Annals of Translational Medicine. 2020
Background: Intravenous immunoglobulin (IVIG) is usually used as supportive therapy, but the treatment of COVID-19 by IVIG is controversial This rapid review aims to explore the clinical effectiveness and safety of IVIG in the treatment of children with severe COVID-19 Methods: We systematically searched the literature on the use of IVIG in patients with COVID-19, severe acute respiratory syndrome (SARS) or Middle East respiratory syndrome (MERS), including both adults and children We assessed the risk of bias and quality of evidence and reported the main findings descriptively Results: A total of 1,519 articles were identified by initial literature search, and finally six studies met our inclusion criteria, included one randomized controlled trial (RCT), four case series and one case report involving 198 patients One case series showed the survival of COVID-19 patients with acute respiratory distress syndrome (ARDS) was not improved by IVIG One case report showed high-dose IVIG could improve the outcome of COVID-19 adults Three observational studies showed inconsistent results of the effect of IVIG on SARS patients One RCT showed that IVIG did not reduce mortality or the incidence of nosocomial infection in adults with severe SARS The quality of evidence was between low and very low Conclusions: The existing evidence is insufficient to support the efficacy or safety of IVIG in the treatment of COVID-19
Intra-articular platelet-rich plasma injection for knee osteoarthritis: a summary of meta-analyses
Journal of orthopaedic surgery and research. 2019;14(1):385
OBJECTIVE The purpose of this study was (1) to perform a summary of meta-analyses comparing platelet-rich plasma (PRP) injection with hyaluronic acid (HA) and placebo injection for KOA patients, (2) to determine which meta-analysis provides the best available evidence to making proposals for the use of PRP in the treatment of KOA patients, and (3) to highlight gaps in the literature that require future investigation. MATERIAL AND METHODS PubMed, EMBASE, and Cochrane databases search were performed for meta-analyses which compared PRP injection with HA or placebo. Clinical outcomes and adverse events were extracted from these meta-analyses. Meta-analysis quality was assessed using the Quality of Reporting of Meta-analyses (QUOROM) systems and the Oxman-Guyatt quality appraisal tool. The Jadad decision algorithm was also used to determine which meta-analysis provided the best available evidence. RESULTS Four meta-analyses were included in our study, and all of these articles were Level I evidence. The QUOROM score of each included meta-analysis range from 14 to 17 points (mean score 15, maximum score 18), and the Oxman-Guyatt score range from 4 to 6 points (mean score 5, maximum score 7). Three meta-analyses indicated PRP showed more benefit in pain relief and functional improvement than the control group, and the other one suggested no difference between these groups. All included meta-analyses found no statistical difference in adverse events between these groups. In addition, a meta-analysis conducted by Shen et al. got the highest methodological quality score and suggested that PRP provided better pain relief and function improvement in the treatment of KOA. CONCLUSIONS For short-term follow-up (≤1 year), intra-articular PRP injection is more effective in terms of pain relief and function improvement in the treatment of KOA patients than HA and placebo, and there is no difference in the risk of an adverse event between PRP and HA or placebo. LEVEL OF EVIDENCE Level I evidence, a summary of meta-analyses TRIAL REGISTRATION PROSPERO ID CRD42018116168.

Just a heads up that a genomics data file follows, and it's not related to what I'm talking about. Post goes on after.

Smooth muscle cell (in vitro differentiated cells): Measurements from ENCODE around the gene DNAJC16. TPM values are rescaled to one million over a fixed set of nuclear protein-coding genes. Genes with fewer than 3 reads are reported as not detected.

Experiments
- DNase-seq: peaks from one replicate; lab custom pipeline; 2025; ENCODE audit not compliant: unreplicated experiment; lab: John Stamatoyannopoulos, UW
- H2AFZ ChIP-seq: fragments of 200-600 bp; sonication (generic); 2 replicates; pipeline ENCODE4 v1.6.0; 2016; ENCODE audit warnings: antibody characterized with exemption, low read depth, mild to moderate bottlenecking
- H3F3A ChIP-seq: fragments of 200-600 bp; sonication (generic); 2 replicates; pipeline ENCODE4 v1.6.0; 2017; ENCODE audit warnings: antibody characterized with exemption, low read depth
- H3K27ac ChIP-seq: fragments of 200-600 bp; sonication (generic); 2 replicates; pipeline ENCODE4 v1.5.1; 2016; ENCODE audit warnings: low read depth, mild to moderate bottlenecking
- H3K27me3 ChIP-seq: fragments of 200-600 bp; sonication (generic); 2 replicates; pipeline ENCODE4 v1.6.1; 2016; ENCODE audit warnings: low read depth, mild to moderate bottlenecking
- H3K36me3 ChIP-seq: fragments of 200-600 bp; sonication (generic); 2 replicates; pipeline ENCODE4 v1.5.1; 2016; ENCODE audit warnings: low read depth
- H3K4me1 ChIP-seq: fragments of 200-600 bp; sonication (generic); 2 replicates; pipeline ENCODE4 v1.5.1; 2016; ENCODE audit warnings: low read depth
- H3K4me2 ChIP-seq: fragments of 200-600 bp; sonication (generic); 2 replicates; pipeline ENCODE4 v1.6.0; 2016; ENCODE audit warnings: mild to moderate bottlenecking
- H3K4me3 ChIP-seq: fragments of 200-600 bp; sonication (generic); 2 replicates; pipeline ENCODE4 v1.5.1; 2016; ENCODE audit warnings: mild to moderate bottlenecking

Norepinephrine vs vasopressin: which vasopressor should be discontinued first in septic shock? a meta-analysis
Shock (Augusta, Ga.). 2019
BACKGROUND Patients with septic shock in whom Norepinephrine (NE) infusion alone is insufficient to raise blood pressure require the concomitant administration of Vasopressin (VP). However, current guidelines do not advise clinicians as to which vasoactive agent to discontinue first once the patient's septic shock begins to resolve. Moreover, there is controversial data guiding clinicians on how to discontinue vasopressors for septic shock patients who are receiving a combination therapy of NE and VP. METHODS The PubMed, Embase and Cochrane Central Register databases were searched from the database inception until October 18, 2018. Studies were limited to adult patients with septic shock who received concomitant NE and VP treatment, that included different orders of vasopressor discontinuation. The primary outcome was the incidence of hypotension. Overall mortality, ICU mortality and length of stay in the ICU (LOS) were secondary outcomes. Sensitivity and subgroup analyses, as well as trial sequential analysis (TSA), were performed. RESULTS One prospective randomized controlled trial and seven retrospective cohort studies were included in present meta-analysis. Compared with discontinuing VP first, the incidence of hypotension was significantly lower when NE was discontinued first (OR 0.3, 95% CI 0.10 to 0.86, P = 0.02; I = 91%). No significant difference was detected in either overall mortality (OR 1.28, 95% CI 0.77 to 2.10, P = 0.34) or ICU mortality (OR 0.99, 95% CI 0.74 to 1.34, P = 0.96) between these two groups. Furthermore, ICU length of stay (LOS) was also evaluated in five studies, and no statistical significance was observed between the two groups with different orders in weaning vasopressors (mean difference, 1.35, 95% CI -2.05 to 4.74, P = 0.44). The subgroup analyses suggested a significant association between hypotension and the practice of discontinuing VP first specifically in patients with a low usage rate of corticosteroids (OR 0.18, 95% CI 0.04 to 0.78, P = 0.02). The TSA indicated a lack of sufficient evidence to draw conclusions from the current results (RIS = 11,821). CONCLUSIONS In adults with septic shock treated with concomitant VP and NE therapy, discontinuing VP first may lead to a higher incidence of hypotension but is not associated with mortality or ICU LOS. Further prospective studies with larger sample sizes are warranted.